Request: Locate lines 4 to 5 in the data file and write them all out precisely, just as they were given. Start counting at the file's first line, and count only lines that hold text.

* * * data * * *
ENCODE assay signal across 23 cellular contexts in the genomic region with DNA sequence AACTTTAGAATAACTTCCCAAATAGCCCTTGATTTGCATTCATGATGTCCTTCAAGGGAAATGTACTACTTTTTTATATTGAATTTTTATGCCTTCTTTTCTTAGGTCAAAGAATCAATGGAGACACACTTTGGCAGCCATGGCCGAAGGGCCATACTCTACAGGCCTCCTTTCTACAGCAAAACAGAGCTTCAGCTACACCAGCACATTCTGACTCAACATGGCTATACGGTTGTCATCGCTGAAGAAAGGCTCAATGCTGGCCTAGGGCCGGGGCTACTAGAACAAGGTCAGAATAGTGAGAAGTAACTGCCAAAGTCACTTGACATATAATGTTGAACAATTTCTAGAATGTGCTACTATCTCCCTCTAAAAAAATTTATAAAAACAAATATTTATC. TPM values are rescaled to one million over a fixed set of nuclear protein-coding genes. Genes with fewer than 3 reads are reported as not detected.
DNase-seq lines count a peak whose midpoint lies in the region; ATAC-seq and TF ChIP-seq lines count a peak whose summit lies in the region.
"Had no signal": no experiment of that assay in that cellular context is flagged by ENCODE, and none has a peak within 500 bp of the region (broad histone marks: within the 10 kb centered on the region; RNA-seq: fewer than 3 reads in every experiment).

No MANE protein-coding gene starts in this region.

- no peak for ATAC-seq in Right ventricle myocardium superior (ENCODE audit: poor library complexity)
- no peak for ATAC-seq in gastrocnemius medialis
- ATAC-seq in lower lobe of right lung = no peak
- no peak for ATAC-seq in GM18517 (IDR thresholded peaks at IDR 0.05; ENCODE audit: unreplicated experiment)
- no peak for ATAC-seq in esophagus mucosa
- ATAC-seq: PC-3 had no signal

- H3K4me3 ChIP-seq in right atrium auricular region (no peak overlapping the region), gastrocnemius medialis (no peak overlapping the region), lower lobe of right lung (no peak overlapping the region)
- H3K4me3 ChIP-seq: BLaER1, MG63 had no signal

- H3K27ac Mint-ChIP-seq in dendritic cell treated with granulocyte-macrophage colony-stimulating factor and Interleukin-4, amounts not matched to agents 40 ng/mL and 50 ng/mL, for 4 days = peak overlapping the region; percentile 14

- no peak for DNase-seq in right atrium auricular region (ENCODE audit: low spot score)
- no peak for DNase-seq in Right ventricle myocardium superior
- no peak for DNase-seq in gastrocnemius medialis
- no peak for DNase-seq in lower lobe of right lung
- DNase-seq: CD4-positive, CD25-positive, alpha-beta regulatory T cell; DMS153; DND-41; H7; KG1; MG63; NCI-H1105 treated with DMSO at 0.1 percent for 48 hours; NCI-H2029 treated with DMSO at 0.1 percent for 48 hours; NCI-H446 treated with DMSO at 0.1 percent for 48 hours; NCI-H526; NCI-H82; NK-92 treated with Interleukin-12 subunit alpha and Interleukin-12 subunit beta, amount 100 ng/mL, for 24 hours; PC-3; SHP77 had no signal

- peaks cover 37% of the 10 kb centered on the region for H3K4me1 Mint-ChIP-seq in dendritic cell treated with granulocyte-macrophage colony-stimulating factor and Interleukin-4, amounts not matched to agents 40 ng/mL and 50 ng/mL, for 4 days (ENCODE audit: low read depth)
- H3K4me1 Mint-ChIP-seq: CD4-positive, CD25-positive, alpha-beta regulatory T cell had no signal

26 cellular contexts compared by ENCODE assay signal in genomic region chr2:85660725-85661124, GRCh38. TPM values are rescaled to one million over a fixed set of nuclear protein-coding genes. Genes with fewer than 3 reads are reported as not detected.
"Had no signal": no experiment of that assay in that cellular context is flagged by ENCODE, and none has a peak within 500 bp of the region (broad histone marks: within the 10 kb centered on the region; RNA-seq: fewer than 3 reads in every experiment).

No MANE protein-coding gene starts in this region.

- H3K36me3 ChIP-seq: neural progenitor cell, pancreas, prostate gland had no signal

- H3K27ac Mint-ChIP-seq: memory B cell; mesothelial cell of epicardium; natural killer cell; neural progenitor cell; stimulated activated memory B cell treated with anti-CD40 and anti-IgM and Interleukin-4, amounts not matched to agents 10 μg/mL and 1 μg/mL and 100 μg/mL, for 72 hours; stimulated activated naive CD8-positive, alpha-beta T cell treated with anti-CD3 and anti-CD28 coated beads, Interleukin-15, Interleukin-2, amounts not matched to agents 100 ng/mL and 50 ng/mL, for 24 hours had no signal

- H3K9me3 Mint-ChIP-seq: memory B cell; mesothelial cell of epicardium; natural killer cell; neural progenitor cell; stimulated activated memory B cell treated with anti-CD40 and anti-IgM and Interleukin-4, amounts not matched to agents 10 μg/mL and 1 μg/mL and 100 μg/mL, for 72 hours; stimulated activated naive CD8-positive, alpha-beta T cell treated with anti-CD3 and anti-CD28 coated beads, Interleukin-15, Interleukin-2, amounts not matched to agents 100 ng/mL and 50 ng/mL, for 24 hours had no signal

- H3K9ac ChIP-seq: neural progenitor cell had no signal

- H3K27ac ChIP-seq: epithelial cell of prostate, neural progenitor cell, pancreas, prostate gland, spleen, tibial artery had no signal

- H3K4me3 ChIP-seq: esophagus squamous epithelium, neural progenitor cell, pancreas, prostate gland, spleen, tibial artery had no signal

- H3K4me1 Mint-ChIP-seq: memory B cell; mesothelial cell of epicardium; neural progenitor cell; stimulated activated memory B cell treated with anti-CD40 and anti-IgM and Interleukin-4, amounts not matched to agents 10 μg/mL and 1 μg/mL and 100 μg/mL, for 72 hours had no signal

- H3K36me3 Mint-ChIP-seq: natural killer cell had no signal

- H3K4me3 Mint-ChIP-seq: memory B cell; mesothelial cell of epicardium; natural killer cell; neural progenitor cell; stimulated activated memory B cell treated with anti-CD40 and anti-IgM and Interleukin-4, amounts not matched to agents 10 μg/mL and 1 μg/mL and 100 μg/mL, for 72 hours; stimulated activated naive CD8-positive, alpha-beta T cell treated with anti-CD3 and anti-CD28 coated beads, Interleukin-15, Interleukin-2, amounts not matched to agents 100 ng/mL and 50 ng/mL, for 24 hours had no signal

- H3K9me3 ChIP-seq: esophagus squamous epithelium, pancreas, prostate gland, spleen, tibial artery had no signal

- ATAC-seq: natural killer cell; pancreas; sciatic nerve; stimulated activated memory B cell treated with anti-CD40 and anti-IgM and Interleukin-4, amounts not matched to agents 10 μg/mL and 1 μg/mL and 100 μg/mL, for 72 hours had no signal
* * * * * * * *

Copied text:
No MANE protein-coding gene starts in this region.

- no peak for ATAC-seq in Right ventricle myocardium superior (ENCODE audit: poor library complexity)